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9. Open the zipper halfway and repeat step eight to sew the other end of the pouch closed.

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Turn the pouch right side out and fill with your favorite pens (affiliate link… because seriously, these are my favorite pens!)

Simple Pencil Bag Tutorial

How much would your kiddo love to take his or her school supplies in a custom made pencil bag? Plus, you can make this faster than you can drive to the store to buy one. ;)

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The possibilities for these pouches are endless! These would be perfect for a teacher gift, don’t you think?

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I’m going to fill one with our art supplies for when the kiddos and I go on nature walks. We can keep it with our art journals for a quick grab-and-go! And that grey one has already been claimed as my new make-up bag. ;)

DIY Pencil or Make up Pouch

What will you fill your pouches with??

Happy sewing!!

Keeping the Kids Busy This Summer

Summer has officially begun, and you may be thinking of ways to keep your kiddos busy. We use screens really sparingly around here, but sometimes I just want something quick to occupy my boys. And if I don’t have something on hand, it’s super easy to fall back on iPads and Netflix. That’s why I’m so glad to have this Boredom Buster Kit from Andrea’s Notebook.

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This post contains affiliate links.

There are SO many different activities in this kit! Some of the activities require some additional craft supplies, but many of them are just print and go. And there’s such a wide variety of choices!boredom-busters-sales-image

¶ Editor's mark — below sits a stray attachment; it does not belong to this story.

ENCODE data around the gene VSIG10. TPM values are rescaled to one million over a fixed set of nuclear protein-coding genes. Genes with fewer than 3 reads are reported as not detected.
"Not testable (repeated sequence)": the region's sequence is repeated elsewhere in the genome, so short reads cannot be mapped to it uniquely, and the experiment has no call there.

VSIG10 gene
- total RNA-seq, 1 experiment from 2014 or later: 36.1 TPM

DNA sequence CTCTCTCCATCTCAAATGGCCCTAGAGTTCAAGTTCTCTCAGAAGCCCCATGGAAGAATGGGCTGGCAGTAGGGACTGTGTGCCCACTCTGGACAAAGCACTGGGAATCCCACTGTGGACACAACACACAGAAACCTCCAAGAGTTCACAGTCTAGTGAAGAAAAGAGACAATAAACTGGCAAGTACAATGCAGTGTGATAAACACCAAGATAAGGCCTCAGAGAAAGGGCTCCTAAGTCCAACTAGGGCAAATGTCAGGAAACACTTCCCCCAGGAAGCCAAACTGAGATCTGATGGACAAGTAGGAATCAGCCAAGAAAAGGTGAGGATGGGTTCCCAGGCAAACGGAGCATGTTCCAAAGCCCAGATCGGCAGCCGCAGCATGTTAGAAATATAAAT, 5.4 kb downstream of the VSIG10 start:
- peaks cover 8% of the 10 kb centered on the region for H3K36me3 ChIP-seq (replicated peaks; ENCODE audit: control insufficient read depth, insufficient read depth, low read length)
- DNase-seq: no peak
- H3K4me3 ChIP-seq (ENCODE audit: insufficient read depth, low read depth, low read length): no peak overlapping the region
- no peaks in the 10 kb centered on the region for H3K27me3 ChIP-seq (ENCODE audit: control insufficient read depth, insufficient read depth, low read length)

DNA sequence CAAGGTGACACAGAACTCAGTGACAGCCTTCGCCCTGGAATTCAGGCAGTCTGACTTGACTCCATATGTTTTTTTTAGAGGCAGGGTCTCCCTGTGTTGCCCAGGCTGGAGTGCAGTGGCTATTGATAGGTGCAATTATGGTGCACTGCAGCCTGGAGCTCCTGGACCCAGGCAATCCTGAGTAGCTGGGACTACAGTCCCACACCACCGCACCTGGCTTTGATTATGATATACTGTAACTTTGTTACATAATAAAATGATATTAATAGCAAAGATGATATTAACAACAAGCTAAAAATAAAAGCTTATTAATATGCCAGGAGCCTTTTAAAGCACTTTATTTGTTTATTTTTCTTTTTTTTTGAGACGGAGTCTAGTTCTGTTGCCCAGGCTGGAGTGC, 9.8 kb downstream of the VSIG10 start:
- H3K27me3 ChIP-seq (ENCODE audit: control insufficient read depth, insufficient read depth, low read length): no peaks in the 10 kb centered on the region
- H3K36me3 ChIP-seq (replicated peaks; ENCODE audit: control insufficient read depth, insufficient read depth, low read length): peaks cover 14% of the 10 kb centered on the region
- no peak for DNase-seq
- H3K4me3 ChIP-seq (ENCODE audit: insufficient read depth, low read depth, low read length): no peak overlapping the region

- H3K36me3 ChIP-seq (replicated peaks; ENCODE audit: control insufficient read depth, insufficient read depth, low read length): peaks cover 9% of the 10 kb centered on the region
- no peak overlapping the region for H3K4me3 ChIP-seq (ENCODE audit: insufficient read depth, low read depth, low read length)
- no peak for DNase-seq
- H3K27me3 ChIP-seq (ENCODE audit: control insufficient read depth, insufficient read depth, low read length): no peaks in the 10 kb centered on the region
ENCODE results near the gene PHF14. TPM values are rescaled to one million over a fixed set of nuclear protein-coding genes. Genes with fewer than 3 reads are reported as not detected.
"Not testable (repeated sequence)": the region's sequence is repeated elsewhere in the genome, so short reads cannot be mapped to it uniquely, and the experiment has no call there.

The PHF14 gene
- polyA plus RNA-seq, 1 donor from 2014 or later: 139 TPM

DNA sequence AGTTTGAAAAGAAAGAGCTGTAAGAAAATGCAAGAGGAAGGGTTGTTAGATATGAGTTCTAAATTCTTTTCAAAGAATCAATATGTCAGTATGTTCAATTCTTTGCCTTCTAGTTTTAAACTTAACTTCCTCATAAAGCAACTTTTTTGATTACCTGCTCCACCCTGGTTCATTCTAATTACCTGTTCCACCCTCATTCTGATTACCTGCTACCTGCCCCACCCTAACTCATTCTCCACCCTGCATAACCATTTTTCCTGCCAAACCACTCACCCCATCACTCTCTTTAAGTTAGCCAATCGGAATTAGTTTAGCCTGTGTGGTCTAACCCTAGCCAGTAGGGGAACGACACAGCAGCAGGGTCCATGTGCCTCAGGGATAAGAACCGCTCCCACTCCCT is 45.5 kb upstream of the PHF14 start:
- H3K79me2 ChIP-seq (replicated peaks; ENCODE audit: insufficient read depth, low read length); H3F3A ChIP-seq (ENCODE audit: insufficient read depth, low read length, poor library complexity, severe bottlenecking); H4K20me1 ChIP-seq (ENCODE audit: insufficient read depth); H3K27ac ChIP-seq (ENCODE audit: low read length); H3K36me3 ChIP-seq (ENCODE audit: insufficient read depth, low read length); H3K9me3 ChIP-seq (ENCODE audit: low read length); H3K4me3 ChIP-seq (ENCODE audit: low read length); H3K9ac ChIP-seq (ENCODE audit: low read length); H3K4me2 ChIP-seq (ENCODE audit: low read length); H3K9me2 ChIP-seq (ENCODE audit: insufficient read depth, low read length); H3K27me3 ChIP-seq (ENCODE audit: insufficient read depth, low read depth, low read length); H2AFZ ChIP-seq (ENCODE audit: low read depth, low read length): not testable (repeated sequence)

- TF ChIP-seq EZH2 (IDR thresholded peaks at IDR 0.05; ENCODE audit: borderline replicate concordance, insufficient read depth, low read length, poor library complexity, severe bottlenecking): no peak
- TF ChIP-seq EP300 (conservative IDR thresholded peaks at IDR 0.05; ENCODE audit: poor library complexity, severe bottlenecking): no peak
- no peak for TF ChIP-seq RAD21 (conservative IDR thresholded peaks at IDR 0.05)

After scrolling through the activities, I chose the Fill-in-the-Blank stories from the Creative Kit. I knew that my oldest would love this one, because it’s done MadLibs style.

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There are several stories to choose from, and the instructions are clear enough that your kids can do them on their own. One page is just for the words, so they fill it out without looking at the story. Adjectives, people, emotions, etc.

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Then they transfer the words over to the corresponding spot in the story. Sidenote: I love how bold and colorful these pages are! Fun and bright, just like summer!

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The giggles have begun!

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Have your kiddos read the story aloud to you, and watch as they laugh at their silly story!! Seriously, we had SO much fun with these!

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And share it with siblings, of course. These two would not.stop.laughing! I remember how much I loved these things as a kid, and they haven’t lost their appeal even now! Each story also has an additional activity that goes along with it – this one has your kiddo draw the silly robot they wrote about in the story.

Check out all the different activities that come in the Boredom Buster Kit:

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Use code BUSTERS10 for 10% off through July 31st

Buy Now!

You can buy the entire Boredom Buster Kit
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or you can purchase only the Adventure Kit

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Or you can purchase just the Creative Kit.

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Personally, I’m glad to have both kits, because the Adventure Kit is more outdoor activities and the Creative is more indoor – so some are great for getting outside in the summer sun, others are perfect for some downtime inside when it’s hot or rainy. Plus, there’s a bonus Reading Kit you can add on. This is full of printable book review pages, reading logs, library lists, bookmarks to color, and more. My boys love to read, so we are definitely going to use these!

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Once he had completed the first fill-in-the-blank story, my son asked for another and wouldn’t stop until we had gone through them all! It will be super fun to print these out again to do another version of these silly stories. After we do some of the other activities in the kit, of course. I’ve already printed out the story cubes from the Creative Kit, and they’re ready to go when the boredom strikes!